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3rd Apr 2020

EU expected to extend Russia economic sanctions

  • Mogherini: "Despite the differences [on Russia], unity was always present". (Photo: European External Action Service)

EU foreign policy chief Federica Mogherini has predicted the EU will extend economic sanctions on Russia despite “differences” of opinion in Europe.

Asked by German daily Die Welt in an interview out on Thursday (19 May) if the measures will be prolonged, she said: “I expect so. EU leaders had coupled the lifting of sanctions to full implementation of the Minsk agreements. This has not been achieved”.

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  • Putin (l) with Hungarian PM Viktor Orban in Moscow (Photo: kremlin.ru)

The paper noted that some EU states, such as Cyprus and Hungary, were wary of renewing the sanctions or wanted at least to soften them. That list also includes Greece, Italy and Slovakia.

But Mogherini said: “There have always been different views on parts of our sanctions policy. That will probably remain so. But despite the differences, unity was always present”.

The economic sanctions include curbs on international lending to Russian banks, energy and arms firms as well as a ban on exports of energy industry technology and an arms embargo.

They are due to expire in July unless EU states extend them by consensus at a summit in June or earlier.

The EU has also blacklisted dozens of Russian officials, some at the highest levels of the Kremlin, halted EU-Russia summits and imposed a ban on doing business in Russian-occupied Crimea in Ukraine. These expire at different times, but they are also expected to stay in place, diplomats said.

The so-called Minsk peace deal was negotiated by France, Germany, Russia and Ukraine in the Belarusian capital.

It doesn’t name Russia as the aggressor, but it says “foreign” forces must leave Ukraine and that Ukraine must regain control of its Russia border.

Mogherini told Die Welt that Russia was “no longer” a strategic partner but that it was still strategically important. She said the EU practiced “selective engagement” with Moscow, for instance on Iran non-proliferation.

She added that Ukraine also had to meet Minsk-related obligations. The main one of these is to devolve power to Russia-occupied regions in local elections.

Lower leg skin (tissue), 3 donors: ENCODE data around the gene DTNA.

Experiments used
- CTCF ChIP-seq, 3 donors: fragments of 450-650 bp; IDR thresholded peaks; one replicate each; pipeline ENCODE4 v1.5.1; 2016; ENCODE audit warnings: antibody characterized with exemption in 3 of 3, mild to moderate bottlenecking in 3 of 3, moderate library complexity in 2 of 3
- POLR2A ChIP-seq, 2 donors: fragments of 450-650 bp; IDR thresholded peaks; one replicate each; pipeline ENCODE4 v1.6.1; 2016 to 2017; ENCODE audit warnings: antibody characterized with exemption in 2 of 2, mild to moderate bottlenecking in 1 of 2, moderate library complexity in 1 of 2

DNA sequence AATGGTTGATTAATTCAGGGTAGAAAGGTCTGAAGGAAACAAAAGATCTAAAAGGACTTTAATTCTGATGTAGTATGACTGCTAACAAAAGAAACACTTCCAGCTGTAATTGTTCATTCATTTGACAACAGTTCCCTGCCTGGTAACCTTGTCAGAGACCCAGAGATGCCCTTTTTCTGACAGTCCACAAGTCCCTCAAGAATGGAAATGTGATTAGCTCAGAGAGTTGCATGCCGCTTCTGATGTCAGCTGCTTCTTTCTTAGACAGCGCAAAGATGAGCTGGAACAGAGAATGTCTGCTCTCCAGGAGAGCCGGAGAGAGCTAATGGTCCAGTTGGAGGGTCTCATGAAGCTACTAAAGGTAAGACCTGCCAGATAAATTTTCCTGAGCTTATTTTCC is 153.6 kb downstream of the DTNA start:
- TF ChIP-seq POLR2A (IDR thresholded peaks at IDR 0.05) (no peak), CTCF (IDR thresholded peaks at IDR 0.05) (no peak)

Losing faith

But she indicated that Europe was losing faith in the Minsk deal as a template for solving the two year-old conflict.

“In the second half of this year, EU governments are expected to undertake a complete political assessment to determine to what extent the Minsk agreement was implemented and what the path going forward to resolve the conflict in Ukraine looks like”, she told the German newspaper.

Opinion differs to what extent the sanctions are hurting the Russian economy.

The International Monetary Fund (IMF) said also on Thursday they contributed to a 3.7 percent contraction of Russian GDP last year.

It said the economy will shrink again by 1.5 percent this year. But it said low oil prices are the main reason and that an uptick in prices means that its previous forecast, of a 1.8 percent contraction in 2016, is no longer valid.

The political impact of the sanctions is also open to debate.

The last time the Levada centre in Russia, its leading independent pollster, examined perceptions of Russia, in November 2015, 65 percent of people said they think their country is a “superpower”.

A separate survey in October showed that 75 percent of people think Russia has never been an aggressor or that it is the victim of other countries.

Montenegro

For their part, Nato states’ foreign ministers in Brussels on Thursday took another decision that angered the Kremlin by signing a protocol to make Montenegro the newest member of the Western defence alliance.

The small, Balkan country is loved by the Russian yacht-owning elite.

A Russian foreign ministry spokeswoman said the same day Moscow will curtail economic and diplomatic contacts with Podgorice after it joins Nato.

She called its Nato accession an “attempt to change the military political landscape in Europe, especially in the light of the alliance's course to restrain our country."

Juncker agrees to visit Russia in June

The EU Commission chief will attend an economic forum in Russia next month, just days before EU countries decide on whether to extend economic sanctions.

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